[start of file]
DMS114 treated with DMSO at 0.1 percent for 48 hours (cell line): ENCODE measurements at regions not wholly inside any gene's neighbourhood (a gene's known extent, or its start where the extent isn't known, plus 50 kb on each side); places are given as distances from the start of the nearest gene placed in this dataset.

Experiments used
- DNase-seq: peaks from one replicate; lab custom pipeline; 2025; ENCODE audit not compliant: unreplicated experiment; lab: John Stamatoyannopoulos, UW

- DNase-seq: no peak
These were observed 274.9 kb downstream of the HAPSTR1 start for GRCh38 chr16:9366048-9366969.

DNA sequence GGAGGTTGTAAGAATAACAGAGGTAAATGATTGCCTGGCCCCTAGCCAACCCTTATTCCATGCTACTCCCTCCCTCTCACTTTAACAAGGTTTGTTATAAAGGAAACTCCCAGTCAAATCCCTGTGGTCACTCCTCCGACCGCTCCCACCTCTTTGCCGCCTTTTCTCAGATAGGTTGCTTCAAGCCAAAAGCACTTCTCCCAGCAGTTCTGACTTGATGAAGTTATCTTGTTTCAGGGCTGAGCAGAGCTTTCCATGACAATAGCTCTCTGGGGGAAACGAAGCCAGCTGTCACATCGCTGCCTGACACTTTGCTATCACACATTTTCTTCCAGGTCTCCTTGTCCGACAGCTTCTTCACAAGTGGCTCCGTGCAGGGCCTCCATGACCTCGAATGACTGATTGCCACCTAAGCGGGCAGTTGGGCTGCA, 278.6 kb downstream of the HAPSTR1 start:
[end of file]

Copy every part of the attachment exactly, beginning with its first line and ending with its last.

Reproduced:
DMS114 treated with DMSO at 0.1 percent for 48 hours (cell line): ENCODE measurements at regions not wholly inside any gene's neighbourhood (a gene's known extent, or its start where the extent isn't known, plus 50 kb on each side); places are given as distances from the start of the nearest gene placed in this dataset.

Experiments used
- DNase-seq: peaks from one replicate; lab custom pipeline; 2025; ENCODE audit not compliant: unreplicated experiment; lab: John Stamatoyannopoulos, UW

- DNase-seq: no peak
These were observed 274.9 kb downstream of the HAPSTR1 start for GRCh38 chr16:9366048-9366969.

DNA sequence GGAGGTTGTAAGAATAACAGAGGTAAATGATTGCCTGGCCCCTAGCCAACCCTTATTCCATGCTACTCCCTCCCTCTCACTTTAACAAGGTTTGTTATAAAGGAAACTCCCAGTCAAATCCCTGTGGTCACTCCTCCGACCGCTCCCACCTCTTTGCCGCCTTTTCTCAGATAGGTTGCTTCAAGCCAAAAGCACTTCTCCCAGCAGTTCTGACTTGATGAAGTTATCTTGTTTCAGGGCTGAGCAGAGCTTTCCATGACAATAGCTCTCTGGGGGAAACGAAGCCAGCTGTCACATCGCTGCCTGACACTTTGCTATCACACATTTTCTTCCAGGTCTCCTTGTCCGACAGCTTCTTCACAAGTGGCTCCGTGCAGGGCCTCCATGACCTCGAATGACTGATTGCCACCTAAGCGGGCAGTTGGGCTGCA, 278.6 kb downstream of the HAPSTR1 start: